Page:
Histamine from enterochromaffin-like cells may well be the primary modulator, but the magnitude of the stimulus appears to result from a complex additive or multiplicative interaction of signals of each type. For example, the low amounts of histamine released constantly from mast cells in the gastric mucosa only weakly stimulate acid secretion, and similarly for low levels of gastrin or acetylcholine. However, when low levels of each are present, acid secretion is strongly forced. Additionally, pharmacologic antagonists of each of these molecules can block acid secretion.
The gastric lining is usually divided into two regions, an anterior portion lined by fundic glands, and a posterior with pyloric glands. Cardiac glands are unique to mammals , and even then are absent in a number of species. The distributions of these glands vary between species, and do not always correspond with the same regions as in humans. Furthermore, in many non-human mammals, a portion of the stomach anterior to the cardiac glands is lined with epithelium essentially identical to that of the oesophagus. Ruminants , in particular, have a complex stomach, the first three chambers of which are all lined with oesophageal mucosa.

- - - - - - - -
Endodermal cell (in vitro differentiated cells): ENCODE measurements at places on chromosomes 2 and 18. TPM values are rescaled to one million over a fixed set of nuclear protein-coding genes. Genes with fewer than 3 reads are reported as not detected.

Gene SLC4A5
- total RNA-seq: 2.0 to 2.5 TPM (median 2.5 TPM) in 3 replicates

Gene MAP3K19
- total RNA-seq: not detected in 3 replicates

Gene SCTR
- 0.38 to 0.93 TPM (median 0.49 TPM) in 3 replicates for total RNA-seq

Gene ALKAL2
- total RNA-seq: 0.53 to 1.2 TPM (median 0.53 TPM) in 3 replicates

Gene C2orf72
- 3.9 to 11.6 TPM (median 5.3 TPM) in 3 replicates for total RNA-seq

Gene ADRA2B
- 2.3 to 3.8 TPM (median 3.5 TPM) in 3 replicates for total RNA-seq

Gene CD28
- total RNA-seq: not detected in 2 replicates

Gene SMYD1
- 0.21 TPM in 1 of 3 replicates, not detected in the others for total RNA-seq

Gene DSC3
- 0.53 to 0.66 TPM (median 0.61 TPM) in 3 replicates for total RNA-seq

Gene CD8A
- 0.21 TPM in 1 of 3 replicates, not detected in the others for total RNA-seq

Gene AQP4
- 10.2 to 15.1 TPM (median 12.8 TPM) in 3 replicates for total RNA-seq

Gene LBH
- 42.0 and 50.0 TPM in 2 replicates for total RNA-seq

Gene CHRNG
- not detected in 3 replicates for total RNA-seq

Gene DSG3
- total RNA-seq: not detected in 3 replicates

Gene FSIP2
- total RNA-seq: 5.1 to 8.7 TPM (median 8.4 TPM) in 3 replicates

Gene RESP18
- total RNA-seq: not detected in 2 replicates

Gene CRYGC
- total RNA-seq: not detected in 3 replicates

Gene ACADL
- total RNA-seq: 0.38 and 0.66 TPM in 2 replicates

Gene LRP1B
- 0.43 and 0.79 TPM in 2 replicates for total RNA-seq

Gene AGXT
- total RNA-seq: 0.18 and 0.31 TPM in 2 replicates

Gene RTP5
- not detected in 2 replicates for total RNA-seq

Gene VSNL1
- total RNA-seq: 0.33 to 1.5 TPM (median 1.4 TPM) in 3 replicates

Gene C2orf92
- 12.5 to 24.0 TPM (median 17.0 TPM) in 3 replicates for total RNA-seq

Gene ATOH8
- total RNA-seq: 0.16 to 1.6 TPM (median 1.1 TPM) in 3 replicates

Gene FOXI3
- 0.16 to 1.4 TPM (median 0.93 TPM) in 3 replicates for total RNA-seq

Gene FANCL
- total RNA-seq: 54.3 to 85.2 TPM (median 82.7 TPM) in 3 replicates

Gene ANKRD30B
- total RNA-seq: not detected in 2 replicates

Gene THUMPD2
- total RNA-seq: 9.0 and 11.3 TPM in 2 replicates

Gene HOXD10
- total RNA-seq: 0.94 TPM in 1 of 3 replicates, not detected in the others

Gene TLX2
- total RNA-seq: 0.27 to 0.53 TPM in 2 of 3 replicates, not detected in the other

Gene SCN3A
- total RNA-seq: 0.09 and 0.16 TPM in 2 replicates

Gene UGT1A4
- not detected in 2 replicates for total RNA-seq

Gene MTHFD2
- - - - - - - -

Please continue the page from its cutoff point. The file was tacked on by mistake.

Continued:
In autoimmune gastritis , the immune system attacks the parietal cells leading to hypochlorhydria (low stomach acid secretion). This results in an elevated gastrin level in an attempt to compensate for increased pH in the stomach. Eventually, all the parietal cells are lost and achlorhydria results leading to a loss of negative feedback on gastrin secretion. Plasma gastrin concentration is elevated in virtually all individuals with mucolipidosis type IV (mean 1507 pg/mL; range 400-4100 pg/mL) (normal 0-200 pg/mL) secondary to a constitutive achlorhydria. This finding facilitates the diagnosis of patients with this neurogenetic disorder.  Additionally, elevated gastrin levels may be present in chronic gastritis resulting from H pylori infection.